The development and piloting of tools to measure the impact of Rape Crisis intervensions on health, mental health and well-being
A research project of the School of Applied Social Sciences.
The decline in the number of Rape Crisis Centres over the last decade due to funding difficulties has been much publicised. Here in the North East and Cumbria, the Northern Rock Foundation (NRF) funding has played a significant role in preventing closures. However, NRF funding is designed primarily to promote project development and new initiatives rather than to provide long-term sustainability. Nationally, Rape Crisis (England and Wales) has had a recent success when Harriet Harman announced the £1 million ‘emergency’ funding to Rape Crisis Centres. However, there is still a strong push towards the provision of local funding for local centres, with PCT commissioning potentially playing a large role in this.
There has never been a more pressing need to be able to demonstrate the value of Rape Crisis, particularly in the health field. While there has been acknowledgement of the impact violence against women has on health, for example through the Victims and Violence and Abuse Prevention Programme, there has been little financial commitment.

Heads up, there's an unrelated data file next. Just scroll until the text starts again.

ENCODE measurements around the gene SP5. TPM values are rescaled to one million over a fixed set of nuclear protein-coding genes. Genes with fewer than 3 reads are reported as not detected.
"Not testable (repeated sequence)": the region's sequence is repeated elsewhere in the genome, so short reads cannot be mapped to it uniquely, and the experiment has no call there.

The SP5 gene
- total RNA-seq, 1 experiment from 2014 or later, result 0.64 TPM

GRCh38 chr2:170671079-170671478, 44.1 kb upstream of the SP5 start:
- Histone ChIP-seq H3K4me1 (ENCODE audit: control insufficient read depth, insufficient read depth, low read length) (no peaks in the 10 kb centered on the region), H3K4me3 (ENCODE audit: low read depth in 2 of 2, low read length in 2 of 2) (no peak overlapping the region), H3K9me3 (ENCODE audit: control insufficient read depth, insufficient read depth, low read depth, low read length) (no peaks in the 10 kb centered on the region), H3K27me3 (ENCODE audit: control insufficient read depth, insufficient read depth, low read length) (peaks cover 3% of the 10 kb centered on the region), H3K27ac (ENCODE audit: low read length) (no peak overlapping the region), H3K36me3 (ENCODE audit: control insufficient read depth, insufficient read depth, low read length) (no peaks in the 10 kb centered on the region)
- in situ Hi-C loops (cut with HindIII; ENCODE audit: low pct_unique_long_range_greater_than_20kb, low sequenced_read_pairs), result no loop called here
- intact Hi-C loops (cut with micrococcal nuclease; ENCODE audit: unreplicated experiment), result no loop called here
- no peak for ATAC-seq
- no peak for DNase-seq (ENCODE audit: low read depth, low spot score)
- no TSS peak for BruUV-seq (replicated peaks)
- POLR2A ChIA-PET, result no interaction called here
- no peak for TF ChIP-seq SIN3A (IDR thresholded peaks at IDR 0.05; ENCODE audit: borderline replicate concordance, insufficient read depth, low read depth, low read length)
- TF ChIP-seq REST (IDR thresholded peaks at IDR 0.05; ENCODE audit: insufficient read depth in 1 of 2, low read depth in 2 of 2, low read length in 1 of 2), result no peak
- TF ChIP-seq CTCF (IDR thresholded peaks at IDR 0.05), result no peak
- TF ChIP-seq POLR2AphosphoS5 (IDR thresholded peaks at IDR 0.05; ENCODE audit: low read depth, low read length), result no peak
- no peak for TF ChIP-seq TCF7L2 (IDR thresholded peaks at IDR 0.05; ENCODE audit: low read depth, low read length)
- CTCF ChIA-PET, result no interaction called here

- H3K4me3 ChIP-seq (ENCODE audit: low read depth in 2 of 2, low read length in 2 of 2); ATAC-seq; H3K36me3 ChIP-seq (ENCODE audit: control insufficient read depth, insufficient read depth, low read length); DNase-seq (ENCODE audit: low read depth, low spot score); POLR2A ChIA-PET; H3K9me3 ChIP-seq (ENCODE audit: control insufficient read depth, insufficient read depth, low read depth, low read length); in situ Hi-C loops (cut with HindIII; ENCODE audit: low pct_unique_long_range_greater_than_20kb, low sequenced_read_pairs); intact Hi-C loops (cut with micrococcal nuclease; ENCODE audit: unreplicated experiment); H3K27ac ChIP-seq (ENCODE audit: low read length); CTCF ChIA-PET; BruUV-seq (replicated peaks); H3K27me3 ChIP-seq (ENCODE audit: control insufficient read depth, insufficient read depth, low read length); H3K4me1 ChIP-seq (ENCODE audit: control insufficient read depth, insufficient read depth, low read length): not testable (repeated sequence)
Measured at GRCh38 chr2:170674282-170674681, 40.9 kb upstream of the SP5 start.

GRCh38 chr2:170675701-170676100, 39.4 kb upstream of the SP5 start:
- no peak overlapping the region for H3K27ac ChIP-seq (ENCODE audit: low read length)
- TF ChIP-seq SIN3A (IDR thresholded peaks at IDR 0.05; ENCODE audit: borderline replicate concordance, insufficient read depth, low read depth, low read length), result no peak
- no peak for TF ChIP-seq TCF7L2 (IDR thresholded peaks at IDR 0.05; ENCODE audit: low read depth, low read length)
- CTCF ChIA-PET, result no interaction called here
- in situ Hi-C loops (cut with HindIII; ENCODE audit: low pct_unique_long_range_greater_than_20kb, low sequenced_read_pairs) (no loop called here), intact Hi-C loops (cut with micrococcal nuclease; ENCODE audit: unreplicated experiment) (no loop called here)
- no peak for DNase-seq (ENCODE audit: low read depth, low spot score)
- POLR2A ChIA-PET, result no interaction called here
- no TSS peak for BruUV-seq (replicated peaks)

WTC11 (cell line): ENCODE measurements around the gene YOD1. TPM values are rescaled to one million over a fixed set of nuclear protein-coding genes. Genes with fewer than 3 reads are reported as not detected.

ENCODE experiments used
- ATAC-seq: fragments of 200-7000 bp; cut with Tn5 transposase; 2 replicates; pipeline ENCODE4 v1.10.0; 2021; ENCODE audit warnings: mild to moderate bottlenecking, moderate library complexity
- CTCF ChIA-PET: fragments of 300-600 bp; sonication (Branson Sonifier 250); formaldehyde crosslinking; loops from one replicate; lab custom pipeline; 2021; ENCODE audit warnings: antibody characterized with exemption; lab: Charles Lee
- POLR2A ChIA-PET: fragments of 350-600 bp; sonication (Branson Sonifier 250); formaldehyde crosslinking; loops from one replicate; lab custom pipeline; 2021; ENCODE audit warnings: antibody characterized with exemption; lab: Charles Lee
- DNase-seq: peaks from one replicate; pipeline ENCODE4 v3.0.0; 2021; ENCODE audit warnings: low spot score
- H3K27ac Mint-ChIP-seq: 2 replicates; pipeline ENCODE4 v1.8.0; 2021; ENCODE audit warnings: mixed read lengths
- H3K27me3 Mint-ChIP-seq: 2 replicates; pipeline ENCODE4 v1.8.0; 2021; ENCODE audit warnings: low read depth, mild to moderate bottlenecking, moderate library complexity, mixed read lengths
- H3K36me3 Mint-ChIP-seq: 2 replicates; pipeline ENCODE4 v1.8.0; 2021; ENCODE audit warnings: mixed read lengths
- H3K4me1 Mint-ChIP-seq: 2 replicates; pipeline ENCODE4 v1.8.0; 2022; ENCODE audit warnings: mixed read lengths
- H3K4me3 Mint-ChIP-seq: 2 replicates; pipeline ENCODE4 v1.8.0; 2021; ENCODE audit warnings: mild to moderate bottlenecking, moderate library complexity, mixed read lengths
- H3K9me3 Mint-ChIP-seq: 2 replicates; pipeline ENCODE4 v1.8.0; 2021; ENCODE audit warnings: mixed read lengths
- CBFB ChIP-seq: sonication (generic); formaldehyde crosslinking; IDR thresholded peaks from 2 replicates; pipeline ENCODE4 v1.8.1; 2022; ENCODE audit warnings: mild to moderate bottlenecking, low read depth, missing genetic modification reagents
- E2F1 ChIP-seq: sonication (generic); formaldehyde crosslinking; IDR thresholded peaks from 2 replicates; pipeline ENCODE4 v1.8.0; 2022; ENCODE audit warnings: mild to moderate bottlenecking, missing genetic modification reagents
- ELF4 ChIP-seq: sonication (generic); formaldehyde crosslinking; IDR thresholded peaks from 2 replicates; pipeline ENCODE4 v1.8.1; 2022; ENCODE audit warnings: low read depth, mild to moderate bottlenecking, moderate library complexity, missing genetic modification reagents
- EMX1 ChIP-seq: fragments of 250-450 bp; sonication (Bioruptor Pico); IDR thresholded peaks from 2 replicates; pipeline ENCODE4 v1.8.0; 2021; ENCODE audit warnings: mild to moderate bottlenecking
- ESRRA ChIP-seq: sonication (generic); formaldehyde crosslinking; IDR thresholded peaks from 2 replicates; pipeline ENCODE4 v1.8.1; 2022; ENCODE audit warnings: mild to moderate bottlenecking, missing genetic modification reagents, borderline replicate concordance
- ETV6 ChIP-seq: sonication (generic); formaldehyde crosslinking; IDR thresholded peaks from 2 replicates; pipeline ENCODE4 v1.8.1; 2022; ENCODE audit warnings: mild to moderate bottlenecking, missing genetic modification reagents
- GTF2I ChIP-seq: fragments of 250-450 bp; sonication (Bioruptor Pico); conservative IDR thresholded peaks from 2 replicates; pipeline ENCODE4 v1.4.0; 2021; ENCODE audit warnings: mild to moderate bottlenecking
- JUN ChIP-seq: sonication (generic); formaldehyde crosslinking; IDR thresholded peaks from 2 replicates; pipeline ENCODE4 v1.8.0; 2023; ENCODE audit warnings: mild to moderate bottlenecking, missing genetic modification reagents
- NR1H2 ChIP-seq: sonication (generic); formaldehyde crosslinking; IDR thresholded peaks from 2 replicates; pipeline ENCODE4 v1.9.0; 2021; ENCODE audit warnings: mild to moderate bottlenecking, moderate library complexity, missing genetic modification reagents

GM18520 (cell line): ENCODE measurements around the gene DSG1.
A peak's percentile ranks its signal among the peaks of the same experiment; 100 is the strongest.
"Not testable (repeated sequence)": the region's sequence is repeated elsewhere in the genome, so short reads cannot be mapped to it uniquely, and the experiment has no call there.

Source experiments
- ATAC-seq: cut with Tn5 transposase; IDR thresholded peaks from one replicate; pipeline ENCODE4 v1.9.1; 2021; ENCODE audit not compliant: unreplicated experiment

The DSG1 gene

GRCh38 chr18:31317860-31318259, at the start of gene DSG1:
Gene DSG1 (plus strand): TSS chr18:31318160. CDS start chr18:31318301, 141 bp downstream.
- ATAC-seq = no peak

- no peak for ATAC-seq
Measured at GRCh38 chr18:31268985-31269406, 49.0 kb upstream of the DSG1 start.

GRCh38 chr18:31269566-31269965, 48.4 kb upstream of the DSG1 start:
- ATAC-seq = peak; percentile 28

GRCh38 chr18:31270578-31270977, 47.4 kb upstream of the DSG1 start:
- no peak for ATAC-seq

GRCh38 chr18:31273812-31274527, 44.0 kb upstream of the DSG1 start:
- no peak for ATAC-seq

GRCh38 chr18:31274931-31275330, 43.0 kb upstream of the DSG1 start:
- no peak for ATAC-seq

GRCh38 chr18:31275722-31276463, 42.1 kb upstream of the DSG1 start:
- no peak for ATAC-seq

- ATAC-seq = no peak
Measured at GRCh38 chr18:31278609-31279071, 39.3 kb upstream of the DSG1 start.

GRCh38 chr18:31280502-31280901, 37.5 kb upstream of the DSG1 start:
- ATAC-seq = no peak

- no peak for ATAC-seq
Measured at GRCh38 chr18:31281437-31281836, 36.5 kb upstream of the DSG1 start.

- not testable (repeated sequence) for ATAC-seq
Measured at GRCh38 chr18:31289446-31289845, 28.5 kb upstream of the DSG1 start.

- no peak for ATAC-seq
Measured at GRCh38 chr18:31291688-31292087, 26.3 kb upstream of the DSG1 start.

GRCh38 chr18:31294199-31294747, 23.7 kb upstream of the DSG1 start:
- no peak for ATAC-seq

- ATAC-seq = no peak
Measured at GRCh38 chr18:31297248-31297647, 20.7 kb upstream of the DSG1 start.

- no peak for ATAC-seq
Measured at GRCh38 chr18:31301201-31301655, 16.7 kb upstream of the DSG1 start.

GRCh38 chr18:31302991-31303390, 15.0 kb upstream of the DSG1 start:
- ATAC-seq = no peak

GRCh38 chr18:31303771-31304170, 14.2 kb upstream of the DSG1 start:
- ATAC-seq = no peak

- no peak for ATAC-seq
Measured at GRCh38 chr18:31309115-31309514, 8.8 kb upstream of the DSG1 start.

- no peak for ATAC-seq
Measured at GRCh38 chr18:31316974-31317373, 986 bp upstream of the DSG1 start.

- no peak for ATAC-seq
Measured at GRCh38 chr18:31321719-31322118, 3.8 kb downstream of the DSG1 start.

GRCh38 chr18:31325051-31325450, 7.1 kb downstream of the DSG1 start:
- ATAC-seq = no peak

This project will develop and pilot tools to measure the impact of Rape Crisis interventions on health and mental health. In doing so, it will make the value of Rape Crisis interventions more explicit to healthcare professionals. As this research aims to develop, alongside Rape Crisis Centres, the ‘tools’ with which voluntary sector organisations can demonstrate their ‘value’ to funders, it should contribute towards the availability of services and also a longer term increase in statutory and charitable resources, particularly those related to health (e.g. PCT commissioning).
Literature review, interviews, ongoing project support through the piloting phase.
Data is still being collected.